“Do You Reject Satan, and All of his Pomps and All of his Pomp?”

the devilThe Bible is an epic novel depicting a battle between good and evil, of sin and righteousness, among faith and temptation. In order to understand how to truly live in the way of Christ, one must also have a full understanding the ways of the devil. Part of being a Christian is overcoming the devil and all of his pomps and all of his works. However after being constantly bombarded with images of red horned figures and spooky Sunday school stories, it is hard to know exactly who the devil is and what is the purpose of resisting his advances?

Rather than a being, the devil is an idea representing the negative and sinful acts of our society. This is not to say that he is fictional, but instead both a personification of evil and literally the fallen angel depicted in the bible. He often uses the art of seduction to create chaos. The devil is a “seducer of the beginnings [and] is transformed quickly into a forbidding adversary.” The word Satan itself, which is his Hebrew name, means the contempt of the cross of Christ. The devil directs one towards what he wants rather than what Christ wants for him. This chain reaction allows the devil’s idea to grow and develop through out the community, the root of mimesis induced conflict. Thus more people want to emulate that idea, and the devil in correspondence continues to spread. This allows him to be both the seducer and the idea of the thoughts one has been seduced into having. According to Bishop Sheen, the word diabolic itself means a “disruption or disturbance”.  The devil’s practices affect a community by dividing it. However if they remain chaotic and separated, the devil no longer has anything to harm. In order to maintain his kingdom, he allows the society in response comes together through hatred of a common enemy.

This is similar to India in relation to its British Imperialism. Britain’s goal was to maintain its spot as a superior race thus making the Indian’s feel as the barbaric race. Britain settled in India and oppressed them causing them to want western values of liberty and freedom. The two disorganized groups, Muslims and Hindus, banded together under their leader Ghandi as they had the common enemy of Britain. They fought together for their independence and expelled who they thought they had to fear (England) gaining what they thought they wanted (freedom). However the two quickly turned on each other causing civil war, the partition of India, a violent migration process, and riots. These acts, due to the lack of a common enemy, showed that Britain did not need to be there in order to keep the Indian race at a barbaric level. They instilled in India the feeling of hatred and feeling low enough to stoop towards violent means, succeeding in their mission.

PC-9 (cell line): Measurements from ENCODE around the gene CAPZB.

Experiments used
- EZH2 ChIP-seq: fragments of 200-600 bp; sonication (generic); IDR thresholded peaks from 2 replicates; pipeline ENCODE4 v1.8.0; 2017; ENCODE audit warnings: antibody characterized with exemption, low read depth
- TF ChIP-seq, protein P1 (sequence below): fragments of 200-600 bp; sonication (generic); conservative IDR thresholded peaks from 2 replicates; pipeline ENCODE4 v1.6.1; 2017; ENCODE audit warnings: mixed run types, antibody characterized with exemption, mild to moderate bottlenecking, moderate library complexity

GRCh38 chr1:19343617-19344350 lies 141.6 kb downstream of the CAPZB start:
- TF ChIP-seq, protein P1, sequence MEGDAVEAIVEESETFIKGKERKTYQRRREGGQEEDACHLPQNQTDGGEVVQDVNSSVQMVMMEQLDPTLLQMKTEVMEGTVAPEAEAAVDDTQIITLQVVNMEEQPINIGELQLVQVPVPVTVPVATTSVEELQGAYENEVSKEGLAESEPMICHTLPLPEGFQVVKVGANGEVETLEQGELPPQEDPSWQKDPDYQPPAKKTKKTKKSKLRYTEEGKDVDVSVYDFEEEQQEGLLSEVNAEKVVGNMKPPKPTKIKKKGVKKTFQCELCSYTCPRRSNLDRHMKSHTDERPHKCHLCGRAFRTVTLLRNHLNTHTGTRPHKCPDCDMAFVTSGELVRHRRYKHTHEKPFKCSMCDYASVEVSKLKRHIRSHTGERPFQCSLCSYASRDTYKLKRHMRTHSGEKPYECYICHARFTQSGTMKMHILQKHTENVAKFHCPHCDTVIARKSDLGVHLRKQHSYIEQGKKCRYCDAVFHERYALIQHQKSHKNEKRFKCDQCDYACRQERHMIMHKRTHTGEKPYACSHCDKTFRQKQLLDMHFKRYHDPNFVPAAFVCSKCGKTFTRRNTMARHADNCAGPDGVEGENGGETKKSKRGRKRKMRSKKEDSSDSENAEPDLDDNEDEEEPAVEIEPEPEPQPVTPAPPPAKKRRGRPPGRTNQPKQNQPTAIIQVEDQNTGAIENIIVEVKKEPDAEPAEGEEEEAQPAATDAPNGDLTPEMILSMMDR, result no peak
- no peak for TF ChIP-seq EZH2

As the devil leaves the scapegoat in this sense becomes Jesus. While this may seem thwart the devil as he has disappeared, the act of anger towards Christ instills the values of the devil leaving his practices in the heads of the community. This allows the devil to transform from an influence into an actual thought process. The newly unified community while seeming reorganized is in fact disorganized in the new instilled virtues left by the effects of temptation. Thus while they feel as if they have solved the issues of Satan, they are indeed satisfying his very wishes.

With such a cunning wit and manipulative persona, the devil should be feared because of his intangibility. He has the ability to be both the seducer and the act of seduction. Bishop Sheen describes how before we sin it seems as though the devil is on our side and Christ on the other. Christ ‘scolds’ us against sin while the devil encourages it in a more favorable manner. Rather then a being the devil is an idea. Even when he expels himself repeatedly, he still maintains his ideals among the community. This aspect of the devil is scary to Christians because they can not pin point exactly where the devil they need to overcome is coming from. However a Christian living an authentic Christian life should not fear the devil because he has no power of the Christian soul unless that person consents to him. In Ephesians 6:11-16, it says with Christ “you may be able to extinguish all the fiery darts of the most wicked one.”

God gives us the tools to thwart the devil’s temptation. Encountering the devil is a scary and inevitable experience; it is a part of Christian life. What is the merit of never having sinned if one is never greeted with temptation? The devil is the epitome of sin and temptation. However, Christ gives us the strength to fight against that.  In Luke 10, Jesus said “I beheld Satan as light night fall from heave. Behold, I give unto you power to tread on serpents and scorpions, and over all the power of the enemy: and nothing shall by any means hurt you.” This is saying to not focus on the devil as God will give you the strength to overcome his obstacles. Focus on following in the ways of Christ.

The devil is a complicated figure. While it hard to understand what he physically is, his temptation is highly evident in our community. Society often condones sinful behavior such as premarital sex, the use drugs, and the greedy collection of money. When people see celebrities and images, they become jealous and try to mimic these ideas to the best of their abilities. Envy alone is one of the seven deadly sins and it is again instilling non Christian values. However through being educated of the devil’s temptation and living an authentic Christian life one learns that Jesus can give them the power to say “no”. This reminds of the strength Christ gives us and re-instills that God’s tools have a greater magnitude the devil’s schemes.


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